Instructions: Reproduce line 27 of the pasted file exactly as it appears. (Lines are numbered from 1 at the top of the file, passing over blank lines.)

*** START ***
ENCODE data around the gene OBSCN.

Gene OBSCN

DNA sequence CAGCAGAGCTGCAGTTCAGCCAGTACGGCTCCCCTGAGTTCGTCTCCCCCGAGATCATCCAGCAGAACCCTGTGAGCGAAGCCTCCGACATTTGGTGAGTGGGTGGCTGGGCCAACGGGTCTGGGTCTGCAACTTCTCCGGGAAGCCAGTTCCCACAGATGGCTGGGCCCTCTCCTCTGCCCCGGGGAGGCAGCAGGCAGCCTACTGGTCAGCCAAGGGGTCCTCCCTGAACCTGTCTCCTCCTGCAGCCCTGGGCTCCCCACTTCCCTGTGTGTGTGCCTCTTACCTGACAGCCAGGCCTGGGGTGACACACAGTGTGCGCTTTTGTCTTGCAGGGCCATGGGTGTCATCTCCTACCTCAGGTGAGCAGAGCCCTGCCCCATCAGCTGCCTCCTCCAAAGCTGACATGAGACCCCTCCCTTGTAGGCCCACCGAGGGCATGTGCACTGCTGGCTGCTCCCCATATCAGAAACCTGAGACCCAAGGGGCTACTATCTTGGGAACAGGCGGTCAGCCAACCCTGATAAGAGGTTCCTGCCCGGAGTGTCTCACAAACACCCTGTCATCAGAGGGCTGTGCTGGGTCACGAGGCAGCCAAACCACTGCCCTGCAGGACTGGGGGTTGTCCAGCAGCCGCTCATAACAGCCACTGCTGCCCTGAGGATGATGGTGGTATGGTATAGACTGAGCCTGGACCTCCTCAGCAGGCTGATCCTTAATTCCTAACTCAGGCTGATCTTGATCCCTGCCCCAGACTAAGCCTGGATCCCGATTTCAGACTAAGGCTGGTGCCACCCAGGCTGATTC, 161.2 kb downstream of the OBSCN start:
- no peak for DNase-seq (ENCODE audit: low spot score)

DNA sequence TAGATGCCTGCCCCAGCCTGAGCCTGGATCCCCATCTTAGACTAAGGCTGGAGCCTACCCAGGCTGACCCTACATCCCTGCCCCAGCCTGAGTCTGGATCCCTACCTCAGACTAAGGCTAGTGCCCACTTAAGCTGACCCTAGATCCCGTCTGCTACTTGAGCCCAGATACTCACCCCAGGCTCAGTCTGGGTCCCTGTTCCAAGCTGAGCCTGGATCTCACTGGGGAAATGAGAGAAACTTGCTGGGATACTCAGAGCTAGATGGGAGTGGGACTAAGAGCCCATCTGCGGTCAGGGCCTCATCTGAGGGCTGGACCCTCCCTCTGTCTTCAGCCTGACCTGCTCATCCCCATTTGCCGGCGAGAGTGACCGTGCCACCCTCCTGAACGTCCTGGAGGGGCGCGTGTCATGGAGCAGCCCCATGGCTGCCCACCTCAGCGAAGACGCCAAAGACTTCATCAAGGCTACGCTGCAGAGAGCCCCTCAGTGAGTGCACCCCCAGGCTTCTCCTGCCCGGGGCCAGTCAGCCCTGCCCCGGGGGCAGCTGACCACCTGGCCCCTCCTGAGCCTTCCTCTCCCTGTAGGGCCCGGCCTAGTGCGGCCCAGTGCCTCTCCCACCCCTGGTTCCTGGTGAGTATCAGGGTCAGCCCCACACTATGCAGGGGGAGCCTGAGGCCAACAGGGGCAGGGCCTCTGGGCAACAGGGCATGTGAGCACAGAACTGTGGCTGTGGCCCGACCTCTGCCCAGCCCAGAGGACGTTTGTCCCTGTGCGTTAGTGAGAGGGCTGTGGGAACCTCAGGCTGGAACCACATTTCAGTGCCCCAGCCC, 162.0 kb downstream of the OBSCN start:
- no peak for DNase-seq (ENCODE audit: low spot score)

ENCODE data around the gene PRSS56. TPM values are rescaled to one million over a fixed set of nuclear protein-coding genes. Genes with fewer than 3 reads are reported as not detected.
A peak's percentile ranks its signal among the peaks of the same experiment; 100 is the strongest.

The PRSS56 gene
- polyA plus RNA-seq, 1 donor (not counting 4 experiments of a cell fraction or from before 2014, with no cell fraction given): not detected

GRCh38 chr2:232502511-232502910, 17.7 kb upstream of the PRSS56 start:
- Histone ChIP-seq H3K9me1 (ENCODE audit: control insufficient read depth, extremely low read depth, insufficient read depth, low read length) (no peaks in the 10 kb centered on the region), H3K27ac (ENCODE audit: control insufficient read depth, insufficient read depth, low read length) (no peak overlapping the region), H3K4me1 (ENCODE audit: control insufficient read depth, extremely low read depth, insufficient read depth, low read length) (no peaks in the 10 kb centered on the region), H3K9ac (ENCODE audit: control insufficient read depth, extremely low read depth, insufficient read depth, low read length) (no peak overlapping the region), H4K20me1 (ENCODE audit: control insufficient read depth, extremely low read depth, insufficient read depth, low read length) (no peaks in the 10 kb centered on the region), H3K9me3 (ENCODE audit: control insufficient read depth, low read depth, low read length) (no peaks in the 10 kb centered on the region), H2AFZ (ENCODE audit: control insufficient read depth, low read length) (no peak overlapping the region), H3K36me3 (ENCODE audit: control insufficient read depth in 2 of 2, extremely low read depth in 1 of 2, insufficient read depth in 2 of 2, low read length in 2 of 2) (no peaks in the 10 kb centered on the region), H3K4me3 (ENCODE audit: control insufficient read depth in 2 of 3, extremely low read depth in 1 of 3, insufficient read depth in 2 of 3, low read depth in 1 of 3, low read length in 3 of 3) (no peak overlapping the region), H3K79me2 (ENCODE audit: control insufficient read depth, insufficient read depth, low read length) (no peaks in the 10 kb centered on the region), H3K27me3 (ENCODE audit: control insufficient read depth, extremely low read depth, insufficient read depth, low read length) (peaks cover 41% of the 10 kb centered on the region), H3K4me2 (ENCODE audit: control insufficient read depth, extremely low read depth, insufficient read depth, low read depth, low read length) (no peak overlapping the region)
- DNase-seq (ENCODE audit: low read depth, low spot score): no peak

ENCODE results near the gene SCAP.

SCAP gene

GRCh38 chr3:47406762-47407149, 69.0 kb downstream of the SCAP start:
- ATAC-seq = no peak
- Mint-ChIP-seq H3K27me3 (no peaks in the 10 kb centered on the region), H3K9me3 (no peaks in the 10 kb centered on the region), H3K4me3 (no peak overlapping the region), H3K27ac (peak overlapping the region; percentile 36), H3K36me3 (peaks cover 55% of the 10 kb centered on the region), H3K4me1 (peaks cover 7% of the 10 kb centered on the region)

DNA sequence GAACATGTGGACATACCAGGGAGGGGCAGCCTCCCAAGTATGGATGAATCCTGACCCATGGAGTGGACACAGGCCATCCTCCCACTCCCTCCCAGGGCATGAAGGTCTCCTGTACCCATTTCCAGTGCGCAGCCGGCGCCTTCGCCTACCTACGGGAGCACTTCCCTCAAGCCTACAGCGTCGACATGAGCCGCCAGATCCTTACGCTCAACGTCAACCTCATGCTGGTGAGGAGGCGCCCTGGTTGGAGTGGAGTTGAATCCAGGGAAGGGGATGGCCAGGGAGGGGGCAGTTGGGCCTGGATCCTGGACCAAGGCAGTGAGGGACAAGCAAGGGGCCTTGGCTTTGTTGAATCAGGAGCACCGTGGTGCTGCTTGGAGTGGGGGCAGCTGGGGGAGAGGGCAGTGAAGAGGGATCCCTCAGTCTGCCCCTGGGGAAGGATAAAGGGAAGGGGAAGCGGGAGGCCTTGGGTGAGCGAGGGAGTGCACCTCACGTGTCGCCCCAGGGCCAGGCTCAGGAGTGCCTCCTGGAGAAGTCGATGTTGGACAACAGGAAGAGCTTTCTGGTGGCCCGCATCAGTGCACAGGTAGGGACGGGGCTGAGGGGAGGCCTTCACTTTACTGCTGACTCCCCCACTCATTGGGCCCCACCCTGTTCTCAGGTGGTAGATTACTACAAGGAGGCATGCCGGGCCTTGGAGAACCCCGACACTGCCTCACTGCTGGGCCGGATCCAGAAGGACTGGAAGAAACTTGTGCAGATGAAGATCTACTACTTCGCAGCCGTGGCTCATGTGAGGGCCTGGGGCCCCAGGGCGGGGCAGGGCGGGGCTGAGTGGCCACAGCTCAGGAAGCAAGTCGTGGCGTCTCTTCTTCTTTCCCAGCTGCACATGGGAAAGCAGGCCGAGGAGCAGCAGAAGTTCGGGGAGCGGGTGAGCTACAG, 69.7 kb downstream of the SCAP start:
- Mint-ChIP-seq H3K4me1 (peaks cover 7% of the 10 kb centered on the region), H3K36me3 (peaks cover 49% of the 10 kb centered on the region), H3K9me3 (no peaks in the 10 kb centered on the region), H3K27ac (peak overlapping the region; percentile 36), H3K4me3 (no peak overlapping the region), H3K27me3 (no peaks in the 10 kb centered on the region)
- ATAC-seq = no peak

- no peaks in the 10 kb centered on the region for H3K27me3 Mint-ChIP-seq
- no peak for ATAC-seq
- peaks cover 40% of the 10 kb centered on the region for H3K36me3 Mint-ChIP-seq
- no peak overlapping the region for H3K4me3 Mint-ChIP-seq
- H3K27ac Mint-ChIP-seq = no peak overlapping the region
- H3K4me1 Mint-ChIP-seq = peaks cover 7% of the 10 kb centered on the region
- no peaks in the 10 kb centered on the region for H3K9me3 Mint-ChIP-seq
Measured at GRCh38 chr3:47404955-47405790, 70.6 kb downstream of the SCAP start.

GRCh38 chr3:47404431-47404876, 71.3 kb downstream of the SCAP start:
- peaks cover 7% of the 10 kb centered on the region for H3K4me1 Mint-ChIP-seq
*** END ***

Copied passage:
- H3K4me1 Mint-ChIP-seq = peaks cover 7% of the 10 kb centered on the region